Rebecca Dinkel’s research centers in linguistic and visual anthropology and Mesoamerican indigenous studies. This includes the study of discourse analysis, corpus linguistics, syntax, semantics and semiotics, the role of media technologies in communication, language maintenance and change and the relationship between image and language.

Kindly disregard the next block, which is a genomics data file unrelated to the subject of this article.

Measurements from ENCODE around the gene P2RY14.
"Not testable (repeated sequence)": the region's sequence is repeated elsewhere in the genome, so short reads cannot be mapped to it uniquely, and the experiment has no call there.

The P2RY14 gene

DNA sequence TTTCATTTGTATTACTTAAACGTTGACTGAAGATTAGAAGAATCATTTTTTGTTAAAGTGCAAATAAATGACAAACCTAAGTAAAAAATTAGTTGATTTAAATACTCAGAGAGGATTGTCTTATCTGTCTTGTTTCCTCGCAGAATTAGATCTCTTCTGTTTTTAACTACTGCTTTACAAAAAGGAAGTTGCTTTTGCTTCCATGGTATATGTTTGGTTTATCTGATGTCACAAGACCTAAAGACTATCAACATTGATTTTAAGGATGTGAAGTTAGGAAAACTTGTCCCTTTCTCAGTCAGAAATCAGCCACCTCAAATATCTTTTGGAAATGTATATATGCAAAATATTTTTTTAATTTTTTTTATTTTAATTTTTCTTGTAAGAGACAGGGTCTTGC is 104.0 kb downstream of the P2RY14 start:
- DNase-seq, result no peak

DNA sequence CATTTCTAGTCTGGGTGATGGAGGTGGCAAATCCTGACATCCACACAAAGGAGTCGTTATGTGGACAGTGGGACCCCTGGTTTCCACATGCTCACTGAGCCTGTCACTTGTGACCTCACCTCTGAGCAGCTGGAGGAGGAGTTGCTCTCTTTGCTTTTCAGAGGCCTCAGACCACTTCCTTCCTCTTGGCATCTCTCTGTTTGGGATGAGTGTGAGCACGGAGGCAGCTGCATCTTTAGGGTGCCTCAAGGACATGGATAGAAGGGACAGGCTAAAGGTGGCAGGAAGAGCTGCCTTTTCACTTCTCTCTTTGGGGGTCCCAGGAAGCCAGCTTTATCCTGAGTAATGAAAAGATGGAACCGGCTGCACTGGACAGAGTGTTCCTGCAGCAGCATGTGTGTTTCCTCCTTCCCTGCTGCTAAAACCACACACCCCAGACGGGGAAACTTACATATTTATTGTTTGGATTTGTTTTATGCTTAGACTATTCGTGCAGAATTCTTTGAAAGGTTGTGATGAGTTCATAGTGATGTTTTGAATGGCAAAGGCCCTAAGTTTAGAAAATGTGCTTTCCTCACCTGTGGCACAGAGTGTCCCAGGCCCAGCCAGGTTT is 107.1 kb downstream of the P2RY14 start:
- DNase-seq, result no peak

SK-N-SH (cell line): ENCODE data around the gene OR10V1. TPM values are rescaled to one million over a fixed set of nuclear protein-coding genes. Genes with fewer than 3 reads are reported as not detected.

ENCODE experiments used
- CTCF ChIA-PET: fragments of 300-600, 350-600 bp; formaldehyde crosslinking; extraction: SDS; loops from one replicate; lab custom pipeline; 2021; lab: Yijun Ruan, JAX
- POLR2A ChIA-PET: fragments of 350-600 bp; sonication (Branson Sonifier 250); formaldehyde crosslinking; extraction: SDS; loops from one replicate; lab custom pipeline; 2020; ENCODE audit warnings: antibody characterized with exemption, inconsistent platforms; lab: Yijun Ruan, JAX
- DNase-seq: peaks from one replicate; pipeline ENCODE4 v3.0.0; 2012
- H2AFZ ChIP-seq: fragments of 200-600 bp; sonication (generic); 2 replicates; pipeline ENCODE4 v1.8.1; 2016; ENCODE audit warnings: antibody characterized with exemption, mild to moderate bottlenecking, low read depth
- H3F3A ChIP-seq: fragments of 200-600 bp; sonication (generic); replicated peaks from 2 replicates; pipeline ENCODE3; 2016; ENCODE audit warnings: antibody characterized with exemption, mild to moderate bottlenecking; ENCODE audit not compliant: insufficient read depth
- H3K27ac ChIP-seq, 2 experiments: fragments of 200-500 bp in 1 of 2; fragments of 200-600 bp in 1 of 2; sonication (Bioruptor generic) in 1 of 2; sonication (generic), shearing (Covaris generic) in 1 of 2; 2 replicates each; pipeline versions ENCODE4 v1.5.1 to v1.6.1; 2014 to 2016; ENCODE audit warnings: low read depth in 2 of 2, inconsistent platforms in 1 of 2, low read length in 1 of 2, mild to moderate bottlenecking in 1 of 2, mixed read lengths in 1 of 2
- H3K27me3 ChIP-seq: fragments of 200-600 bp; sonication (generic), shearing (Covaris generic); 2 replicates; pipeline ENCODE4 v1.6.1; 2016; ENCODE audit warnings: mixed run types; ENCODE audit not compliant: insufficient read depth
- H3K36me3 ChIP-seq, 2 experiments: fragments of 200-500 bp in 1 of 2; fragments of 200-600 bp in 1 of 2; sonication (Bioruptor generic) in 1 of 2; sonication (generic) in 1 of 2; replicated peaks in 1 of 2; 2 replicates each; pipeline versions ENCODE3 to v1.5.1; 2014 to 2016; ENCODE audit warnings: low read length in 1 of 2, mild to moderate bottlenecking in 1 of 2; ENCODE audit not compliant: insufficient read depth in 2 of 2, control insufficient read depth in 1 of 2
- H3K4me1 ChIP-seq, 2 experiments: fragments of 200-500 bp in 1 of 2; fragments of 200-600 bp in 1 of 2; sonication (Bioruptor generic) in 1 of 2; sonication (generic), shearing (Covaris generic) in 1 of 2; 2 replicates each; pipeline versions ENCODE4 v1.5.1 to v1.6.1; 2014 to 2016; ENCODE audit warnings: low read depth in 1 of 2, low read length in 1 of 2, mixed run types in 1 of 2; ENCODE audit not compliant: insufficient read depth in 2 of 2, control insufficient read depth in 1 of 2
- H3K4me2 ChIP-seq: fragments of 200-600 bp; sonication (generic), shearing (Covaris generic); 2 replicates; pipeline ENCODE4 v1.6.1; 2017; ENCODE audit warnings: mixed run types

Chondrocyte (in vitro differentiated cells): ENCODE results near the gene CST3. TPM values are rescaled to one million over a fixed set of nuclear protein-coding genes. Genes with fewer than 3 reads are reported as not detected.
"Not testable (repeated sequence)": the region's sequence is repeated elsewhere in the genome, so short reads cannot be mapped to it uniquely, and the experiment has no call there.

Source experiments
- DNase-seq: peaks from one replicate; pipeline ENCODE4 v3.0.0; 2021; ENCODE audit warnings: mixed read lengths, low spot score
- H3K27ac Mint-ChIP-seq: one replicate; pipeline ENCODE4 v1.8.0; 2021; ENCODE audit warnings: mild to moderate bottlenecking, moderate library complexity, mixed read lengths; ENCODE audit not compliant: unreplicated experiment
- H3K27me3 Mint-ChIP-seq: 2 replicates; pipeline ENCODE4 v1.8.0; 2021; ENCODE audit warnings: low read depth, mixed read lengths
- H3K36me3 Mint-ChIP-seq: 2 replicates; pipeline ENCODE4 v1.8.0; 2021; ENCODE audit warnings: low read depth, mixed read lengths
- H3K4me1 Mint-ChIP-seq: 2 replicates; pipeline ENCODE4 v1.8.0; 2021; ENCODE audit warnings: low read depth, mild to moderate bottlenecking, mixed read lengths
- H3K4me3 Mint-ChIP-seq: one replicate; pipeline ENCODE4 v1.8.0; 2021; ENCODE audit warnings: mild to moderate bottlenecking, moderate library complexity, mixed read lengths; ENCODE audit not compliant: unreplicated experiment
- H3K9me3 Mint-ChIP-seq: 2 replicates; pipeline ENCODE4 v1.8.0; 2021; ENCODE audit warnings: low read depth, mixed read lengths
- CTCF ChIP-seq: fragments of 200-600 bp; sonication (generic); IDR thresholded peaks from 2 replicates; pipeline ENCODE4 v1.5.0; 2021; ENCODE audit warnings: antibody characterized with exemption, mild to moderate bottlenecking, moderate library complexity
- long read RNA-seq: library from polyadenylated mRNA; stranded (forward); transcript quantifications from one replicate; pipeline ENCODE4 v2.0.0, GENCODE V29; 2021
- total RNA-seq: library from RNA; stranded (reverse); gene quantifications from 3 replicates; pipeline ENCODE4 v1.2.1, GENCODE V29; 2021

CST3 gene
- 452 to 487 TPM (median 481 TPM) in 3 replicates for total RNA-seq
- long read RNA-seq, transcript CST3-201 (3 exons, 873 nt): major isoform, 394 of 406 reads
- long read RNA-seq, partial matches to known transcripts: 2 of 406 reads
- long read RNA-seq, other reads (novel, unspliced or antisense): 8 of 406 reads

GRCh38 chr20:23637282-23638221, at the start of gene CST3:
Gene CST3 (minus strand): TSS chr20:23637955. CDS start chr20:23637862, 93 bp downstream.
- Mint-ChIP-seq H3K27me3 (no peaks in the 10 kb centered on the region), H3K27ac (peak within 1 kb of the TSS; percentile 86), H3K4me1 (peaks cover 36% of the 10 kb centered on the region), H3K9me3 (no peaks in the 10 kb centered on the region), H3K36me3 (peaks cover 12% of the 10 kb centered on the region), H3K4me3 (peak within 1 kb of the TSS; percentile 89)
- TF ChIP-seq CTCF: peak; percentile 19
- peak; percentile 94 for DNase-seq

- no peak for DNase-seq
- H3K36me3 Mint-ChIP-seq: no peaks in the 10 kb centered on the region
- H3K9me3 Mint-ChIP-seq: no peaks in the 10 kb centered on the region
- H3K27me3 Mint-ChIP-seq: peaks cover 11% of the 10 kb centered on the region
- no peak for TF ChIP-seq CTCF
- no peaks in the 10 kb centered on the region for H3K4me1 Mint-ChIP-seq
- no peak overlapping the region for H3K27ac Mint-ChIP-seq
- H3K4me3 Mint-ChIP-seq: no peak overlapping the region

Her current research projects examine Mesoamerican indigenous languages, and their history and culture. Her dissertation, entitled, The Materiality of Metaphor in Mayan Hieroglyphic Texts: Metaphor in Changing Political Climates documents variation of political metaphors in pre-Columbian Mayan texts to examine the relationship between language (broadly), grammar, image, and media technologies and these relationships’ roles in linguistic and historical change. She also is active in documenting the grammar of clause linkage types in Copala Triqui, an indigenous language from Oaxaca, Mexico. Rebecca is also extending the methodologies of these research projects to new contexts. She is examining the relationship between political metaphors in both language and image during the COVID-19 pandemic and these metaphors’ roles in the production of truth.